Goodreads helps you keep track of books you want to read.
Start by marking “Wayfinding: The Science and Mystery of How Humans Navigate the World” as Want to Read:
Wayfinding: The Science and Mystery of How Humans Navigate the World
Enlarge cover
Rate this book
Clear rating
Open Preview

Wayfinding: The Science and Mystery of How Humans Navigate the World

3.98  ·  Rating details ·  94 ratings  ·  18 reviews

At once far flung and intimate, a fascinating look at how finding our way make us human.

"A marvel of storytelling." —Kirkus (Starred Review)

In this compelling narrative, O'Connor seeks out neuroscientists, anthropologists and master navigators to understand how navigation ultimately gave us our humanity. Biologists have been trying to solve the mystery of how organisms have the ab

Kindle Edition, 354 pages
Published April 30th 2019 by St. Martin's Press
More Details... Edit Details

Friend Reviews

To see what your friends thought of this book, please sign up.

Reader Q&A

To ask other readers questions about Wayfinding, please sign up.

Be the first to ask a question about Wayfinding

This book is not yet featured on Listopia. Add this book to your favorite list »

Community Reviews

Showing 1-30
Average rating 3.98  · 
Rating details
 ·  94 ratings  ·  18 reviews

More filters
Sort order
Start your review of Wayfinding: The Science and Mystery of How Humans Navigate the World
Ben Babcock
This may not be the best book I read all year, but it is the best non-fiction book I’ve read so far in 2019, and any future non-fiction book this year is going to have to work hard to unseat this one. Wayfinding: The Science and Mystery of How Humans Navigate the World snuck up on me. When I received my eARC from NetGalley and St. Martin’s Press, I was anticipating a mildly interesting book about navigation: maps and charts and compasses and whatnot. Instead, what I ended up with was an intense, fasc ...more
Apr 15, 2019 rated it it was amazing  ·  review of another edition
Shelves: netgalley
At one point or another, each of us has likely gotten lost. And as twenty-first-century technophiles, we have likely used a global positioning system to get ourselves un-lost. But before GPS and even before paper maps and compasses, our ancestors spread out across the world and learned to navigate vast swathes of seemingly featureless landscapes. How did they do it, and how do their descendants still do it? How does learning to navigate affect our brains? Did the ability to learn to navigate and ...more
May 01, 2019 rated it it was amazing  ·  review of another edition
When’s the last time you meandered through space—anywhere vaguely unknown to you—without that magical Marauder’s Map in your pocket? Can you remember being lost & not reaching for a phone-GPS?
The first time I set out for college (2000+ miles from home) I got a US road atlas & painstakingly highlighted my route through each state. I visited AAA for more detailed maps (remember TripTiks?). And I carried my mother’s hand-drawn directions to my first night’s stop: my grandparent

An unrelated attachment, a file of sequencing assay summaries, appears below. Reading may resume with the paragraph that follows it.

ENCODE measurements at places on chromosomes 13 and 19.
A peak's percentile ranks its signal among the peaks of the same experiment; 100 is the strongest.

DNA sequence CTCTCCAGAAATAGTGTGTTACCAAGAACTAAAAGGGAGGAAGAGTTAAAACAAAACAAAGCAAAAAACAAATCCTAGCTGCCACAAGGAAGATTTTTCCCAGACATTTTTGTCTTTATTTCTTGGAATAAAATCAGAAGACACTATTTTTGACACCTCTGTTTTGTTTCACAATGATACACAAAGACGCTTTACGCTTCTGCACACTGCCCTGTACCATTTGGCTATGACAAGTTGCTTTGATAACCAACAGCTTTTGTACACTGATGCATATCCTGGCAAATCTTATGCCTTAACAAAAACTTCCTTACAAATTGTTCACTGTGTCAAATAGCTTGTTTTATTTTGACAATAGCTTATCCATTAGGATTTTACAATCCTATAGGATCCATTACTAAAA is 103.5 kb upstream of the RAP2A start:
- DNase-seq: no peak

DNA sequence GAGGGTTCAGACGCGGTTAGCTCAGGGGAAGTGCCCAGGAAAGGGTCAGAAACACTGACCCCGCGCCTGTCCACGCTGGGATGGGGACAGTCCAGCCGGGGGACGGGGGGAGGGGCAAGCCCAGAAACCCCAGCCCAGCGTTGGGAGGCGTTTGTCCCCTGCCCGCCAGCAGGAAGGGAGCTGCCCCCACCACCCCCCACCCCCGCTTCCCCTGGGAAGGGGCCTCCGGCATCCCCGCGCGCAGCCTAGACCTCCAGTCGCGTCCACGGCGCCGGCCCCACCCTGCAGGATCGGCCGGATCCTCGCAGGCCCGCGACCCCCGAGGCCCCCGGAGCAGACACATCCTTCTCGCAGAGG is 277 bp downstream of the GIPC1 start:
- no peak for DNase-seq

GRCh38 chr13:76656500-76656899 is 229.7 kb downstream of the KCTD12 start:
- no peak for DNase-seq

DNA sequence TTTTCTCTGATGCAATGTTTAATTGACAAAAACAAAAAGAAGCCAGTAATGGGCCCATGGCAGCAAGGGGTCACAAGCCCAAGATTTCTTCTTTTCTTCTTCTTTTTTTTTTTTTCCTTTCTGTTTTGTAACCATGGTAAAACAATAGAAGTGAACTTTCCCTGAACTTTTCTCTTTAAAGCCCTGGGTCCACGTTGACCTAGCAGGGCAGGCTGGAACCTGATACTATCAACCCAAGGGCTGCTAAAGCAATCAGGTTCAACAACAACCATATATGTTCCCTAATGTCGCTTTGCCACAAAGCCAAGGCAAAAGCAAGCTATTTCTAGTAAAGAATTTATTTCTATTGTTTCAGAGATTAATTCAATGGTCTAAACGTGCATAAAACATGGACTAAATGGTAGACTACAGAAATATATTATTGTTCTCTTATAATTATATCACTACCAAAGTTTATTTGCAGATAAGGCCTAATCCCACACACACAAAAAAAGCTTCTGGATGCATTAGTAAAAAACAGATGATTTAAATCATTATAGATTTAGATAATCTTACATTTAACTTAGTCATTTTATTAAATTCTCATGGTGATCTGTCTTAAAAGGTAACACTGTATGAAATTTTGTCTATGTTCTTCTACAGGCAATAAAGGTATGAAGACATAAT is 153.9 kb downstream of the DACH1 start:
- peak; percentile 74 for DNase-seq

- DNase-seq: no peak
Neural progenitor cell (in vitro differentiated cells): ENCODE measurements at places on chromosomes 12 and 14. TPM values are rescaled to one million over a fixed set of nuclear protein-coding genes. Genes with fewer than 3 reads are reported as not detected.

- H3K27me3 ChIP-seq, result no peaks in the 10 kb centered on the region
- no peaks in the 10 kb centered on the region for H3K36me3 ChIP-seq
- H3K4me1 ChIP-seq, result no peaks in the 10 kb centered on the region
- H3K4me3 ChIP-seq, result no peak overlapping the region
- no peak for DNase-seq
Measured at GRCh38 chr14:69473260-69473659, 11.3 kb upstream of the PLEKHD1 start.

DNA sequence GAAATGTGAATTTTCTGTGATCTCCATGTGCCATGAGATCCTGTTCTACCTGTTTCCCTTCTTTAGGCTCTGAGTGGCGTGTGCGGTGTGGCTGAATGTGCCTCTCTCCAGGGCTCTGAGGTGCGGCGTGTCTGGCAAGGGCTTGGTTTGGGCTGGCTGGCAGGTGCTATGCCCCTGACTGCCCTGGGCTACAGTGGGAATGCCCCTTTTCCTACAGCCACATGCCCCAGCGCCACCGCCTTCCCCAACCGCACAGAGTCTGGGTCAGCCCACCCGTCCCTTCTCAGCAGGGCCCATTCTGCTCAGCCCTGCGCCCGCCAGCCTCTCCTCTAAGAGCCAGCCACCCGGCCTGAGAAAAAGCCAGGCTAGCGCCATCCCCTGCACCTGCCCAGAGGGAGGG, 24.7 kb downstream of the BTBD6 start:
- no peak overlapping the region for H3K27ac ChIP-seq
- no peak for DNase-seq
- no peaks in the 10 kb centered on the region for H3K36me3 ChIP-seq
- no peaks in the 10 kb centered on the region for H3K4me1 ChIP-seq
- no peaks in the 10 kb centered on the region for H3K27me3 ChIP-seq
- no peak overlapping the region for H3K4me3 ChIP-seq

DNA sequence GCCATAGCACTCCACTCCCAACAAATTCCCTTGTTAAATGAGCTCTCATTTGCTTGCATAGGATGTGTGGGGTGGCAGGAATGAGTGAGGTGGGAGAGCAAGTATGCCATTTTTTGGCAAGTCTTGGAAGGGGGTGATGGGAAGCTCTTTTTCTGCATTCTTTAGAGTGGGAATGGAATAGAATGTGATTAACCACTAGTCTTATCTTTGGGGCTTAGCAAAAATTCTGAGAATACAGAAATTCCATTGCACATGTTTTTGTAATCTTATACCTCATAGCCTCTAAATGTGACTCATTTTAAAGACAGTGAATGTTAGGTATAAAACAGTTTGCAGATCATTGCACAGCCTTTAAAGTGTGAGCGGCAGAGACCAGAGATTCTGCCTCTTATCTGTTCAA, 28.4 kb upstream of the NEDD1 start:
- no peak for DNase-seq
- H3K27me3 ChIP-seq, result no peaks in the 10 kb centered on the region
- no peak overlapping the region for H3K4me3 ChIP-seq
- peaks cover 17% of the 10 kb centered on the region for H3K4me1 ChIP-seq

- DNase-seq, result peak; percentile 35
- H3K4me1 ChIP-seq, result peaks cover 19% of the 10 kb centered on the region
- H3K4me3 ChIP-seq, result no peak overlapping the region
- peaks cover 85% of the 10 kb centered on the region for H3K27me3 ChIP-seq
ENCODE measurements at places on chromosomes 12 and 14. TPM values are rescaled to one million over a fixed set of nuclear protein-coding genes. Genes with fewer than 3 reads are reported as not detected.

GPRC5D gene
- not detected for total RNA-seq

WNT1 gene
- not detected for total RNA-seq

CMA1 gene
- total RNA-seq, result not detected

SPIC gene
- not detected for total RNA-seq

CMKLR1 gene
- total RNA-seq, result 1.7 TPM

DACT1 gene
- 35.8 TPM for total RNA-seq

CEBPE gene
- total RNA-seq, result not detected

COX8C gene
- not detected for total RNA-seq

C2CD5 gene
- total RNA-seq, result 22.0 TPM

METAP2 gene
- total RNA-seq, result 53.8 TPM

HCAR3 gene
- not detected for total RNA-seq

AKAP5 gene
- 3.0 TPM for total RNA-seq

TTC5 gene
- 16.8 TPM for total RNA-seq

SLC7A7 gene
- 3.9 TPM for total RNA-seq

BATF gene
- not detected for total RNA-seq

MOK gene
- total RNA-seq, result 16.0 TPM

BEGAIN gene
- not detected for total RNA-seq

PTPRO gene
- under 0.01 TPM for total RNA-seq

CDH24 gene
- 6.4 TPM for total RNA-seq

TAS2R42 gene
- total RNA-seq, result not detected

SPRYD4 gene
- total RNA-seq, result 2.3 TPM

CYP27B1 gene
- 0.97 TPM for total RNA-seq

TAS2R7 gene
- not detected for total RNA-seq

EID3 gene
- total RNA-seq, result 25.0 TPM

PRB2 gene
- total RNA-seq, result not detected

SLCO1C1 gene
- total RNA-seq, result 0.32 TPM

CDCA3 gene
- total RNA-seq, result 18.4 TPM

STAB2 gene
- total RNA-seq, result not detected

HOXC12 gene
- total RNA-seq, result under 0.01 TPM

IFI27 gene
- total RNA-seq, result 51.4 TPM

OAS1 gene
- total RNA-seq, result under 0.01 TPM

Jake Epstein
“Wayfinding” is, quite possibly, one of the most unique books I have ever read. I cannot think of another book that presents such detailed scientific research alongside interview-driven “folk knowledge” as M.R. O’Connor does here. Both the science and the human-centric anecdotes are amazingly well researched and you can tell the author took care to meticulously check her facts in the writing of this work. For the scientific end of book, the author weaves in insights from countless interviews wit ...more
Natalia Iwanyckyj
“In 2008, the year I got a smartphone, just 8 percent of American mobile phone owners used a navigation application to access maps and find their way; by 2014, 81 percent of owners were using them.”

How did we find our way before Safari and Google Maps and Waze? “Wayfinding” explores the question of how people in the past navigated tundra and forest and praire — and rarely lost their way.

“Fifteen or twenty years ago, the old Inuit couldn’t believe when people started getting lost. Th
I'd thought this book might be similar to John Edward Huth's The Lost Art of Finding Our Way . O'Connor does interview Huth and they do talk about some of the same groups, but her approach is a bit different.

O'Connor uses the experiences of Inuit, Aboriginal and Polynesian cultures to illustrate different aspects of scientific inquiry into how human's approach getting around in the world. For the Inuit, this involves intense knowledge of what to our eyes might seem a barren environment
Sarah Boon
Oct 16, 2019 rated it it was amazing  ·  review of another edition
Fascinating and clearly written, despite containing enough research material for several books. Reviewed it for The Centre for Humans and Nature Minding Nature blog.
Aug 07, 2019 rated it it was amazing  ·  review of another edition
I haven't finished this book yet and it may be a bit before I do, But I am enjoying it very much! I read an article in the paper about the hippocampus and the gps devices recently which intrigued me, too. My friends and I used to love to get lost when we traveled, even around town and also in the woods near our homes. We weren't going anywhere and felt we had all day to get un-lost, or that we would discover cool new places. It was entertaining! I read horror stories about gps devices leading to ...more